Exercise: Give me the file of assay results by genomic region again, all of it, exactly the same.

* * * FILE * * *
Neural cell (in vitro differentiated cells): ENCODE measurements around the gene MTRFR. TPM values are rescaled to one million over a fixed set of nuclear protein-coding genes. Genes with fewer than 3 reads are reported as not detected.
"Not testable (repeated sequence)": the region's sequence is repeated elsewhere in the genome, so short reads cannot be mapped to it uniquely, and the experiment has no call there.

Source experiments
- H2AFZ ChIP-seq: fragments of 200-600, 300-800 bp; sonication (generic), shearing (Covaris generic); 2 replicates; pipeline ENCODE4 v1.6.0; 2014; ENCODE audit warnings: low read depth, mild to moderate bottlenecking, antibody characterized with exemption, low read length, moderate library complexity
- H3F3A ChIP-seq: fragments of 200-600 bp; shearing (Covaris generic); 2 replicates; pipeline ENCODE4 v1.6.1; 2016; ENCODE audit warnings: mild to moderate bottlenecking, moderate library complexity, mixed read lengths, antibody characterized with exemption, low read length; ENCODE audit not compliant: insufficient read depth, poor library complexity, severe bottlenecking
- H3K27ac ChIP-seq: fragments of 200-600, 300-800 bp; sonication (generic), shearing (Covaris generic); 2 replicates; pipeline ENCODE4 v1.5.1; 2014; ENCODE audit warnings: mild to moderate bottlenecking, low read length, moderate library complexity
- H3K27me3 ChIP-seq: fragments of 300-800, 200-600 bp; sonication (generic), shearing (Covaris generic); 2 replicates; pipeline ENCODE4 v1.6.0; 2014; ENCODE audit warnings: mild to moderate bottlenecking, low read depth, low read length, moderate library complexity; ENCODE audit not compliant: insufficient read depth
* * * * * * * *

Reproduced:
Neural cell (in vitro differentiated cells): ENCODE measurements around the gene MTRFR. TPM values are rescaled to one million over a fixed set of nuclear protein-coding genes. Genes with fewer than 3 reads are reported as not detected.
"Not testable (repeated sequence)": the region's sequence is repeated elsewhere in the genome, so short reads cannot be mapped to it uniquely, and the experiment has no call there.

Source experiments
- H2AFZ ChIP-seq: fragments of 200-600, 300-800 bp; sonication (generic), shearing (Covaris generic); 2 replicates; pipeline ENCODE4 v1.6.0; 2014; ENCODE audit warnings: low read depth, mild to moderate bottlenecking, antibody characterized with exemption, low read length, moderate library complexity
- H3F3A ChIP-seq: fragments of 200-600 bp; shearing (Covaris generic); 2 replicates; pipeline ENCODE4 v1.6.1; 2016; ENCODE audit warnings: mild to moderate bottlenecking, moderate library complexity, mixed read lengths, antibody characterized with exemption, low read length; ENCODE audit not compliant: insufficient read depth, poor library complexity, severe bottlenecking
- H3K27ac ChIP-seq: fragments of 200-600, 300-800 bp; sonication (generic), shearing (Covaris generic); 2 replicates; pipeline ENCODE4 v1.5.1; 2014; ENCODE audit warnings: mild to moderate bottlenecking, low read length, moderate library complexity
- H3K27me3 ChIP-seq: fragments of 300-800, 200-600 bp; sonication (generic), shearing (Covaris generic); 2 replicates; pipeline ENCODE4 v1.6.0; 2014; ENCODE audit warnings: mild to moderate bottlenecking, low read depth, low read length, moderate library complexity; ENCODE audit not compliant: insufficient read depth